Submission note: A thesis submitted in total fulfilment of the requirements for the degree of Doctor of Philosophy [to the] Australian Research Centre in Sex, Health and Society, Faculty of Health Science, La Trobe University, Bundoora.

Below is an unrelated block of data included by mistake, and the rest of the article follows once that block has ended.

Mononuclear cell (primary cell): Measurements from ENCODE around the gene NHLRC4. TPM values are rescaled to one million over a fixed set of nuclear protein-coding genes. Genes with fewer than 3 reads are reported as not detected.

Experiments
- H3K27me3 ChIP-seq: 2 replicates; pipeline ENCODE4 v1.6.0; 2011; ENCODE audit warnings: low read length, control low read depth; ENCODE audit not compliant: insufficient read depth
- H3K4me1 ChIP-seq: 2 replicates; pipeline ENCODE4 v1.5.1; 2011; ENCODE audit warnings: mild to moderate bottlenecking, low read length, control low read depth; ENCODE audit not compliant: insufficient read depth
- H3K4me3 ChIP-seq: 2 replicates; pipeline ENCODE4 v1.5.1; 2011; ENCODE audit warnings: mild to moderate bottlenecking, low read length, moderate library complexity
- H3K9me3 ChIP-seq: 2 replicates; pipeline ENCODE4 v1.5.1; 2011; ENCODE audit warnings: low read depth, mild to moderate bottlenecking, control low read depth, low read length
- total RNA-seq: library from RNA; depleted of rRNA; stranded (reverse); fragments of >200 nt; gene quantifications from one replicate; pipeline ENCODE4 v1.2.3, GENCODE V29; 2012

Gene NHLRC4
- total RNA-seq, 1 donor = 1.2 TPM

Youth culture, romantic relationships, dating, and sexual practices are uncharted territory in the social science literature on Nepal, most discussing sexual taboo. Such studies imply that young people are sexually repressed by traditional norms in a conservative society. Moving away from this assumption, which pervades international HIV prevention discourse, this study intends to examine the values, rationalities, behaviours and practices that structure young people’s understanding of their romantic relationships and sexual practices in their everyday lives. This study involves thematic analysis of forty-one interviews and four focus-group discussions with 16–20-year-old students in both private and government schools in Kathmandu in 2008. The data demonstrate that young people are using the idea of ‘modernity’ to legitimise their romantic relationships and sexual activities, although not many of them are actually sexually active. I argue that young people find a balance between modern and traditional values in the interpretation of self. Young people’s increasing access to a sexualised environment in Kathmandu and exposure to the media have put premarital relationships, dating practices and sex foremost in their minds. Even so, these have not become a priority in everyday life. The main finding in this study is that premarital relationships and sex are not casual affairs for young people, but tools through which they negotiate gender roles, freedom and a sense of self in order to become modern. They approach romantic relationships with caution, creatively justifying their behaviour while not necessarily defying family and social values. More than the repression of sexual desires, young people have multiple methods of making sense of existing sexual morals, developing new understandings and appropriating them into their lives with awareness. Young people’s constant negotiation of values that delay sexual initiation is as much about coping in an emerging new culture as it is about liberation from restrictive values. The empirical findings of this study in Nepal are important for culturally relevant HIV-prevention work among young people.
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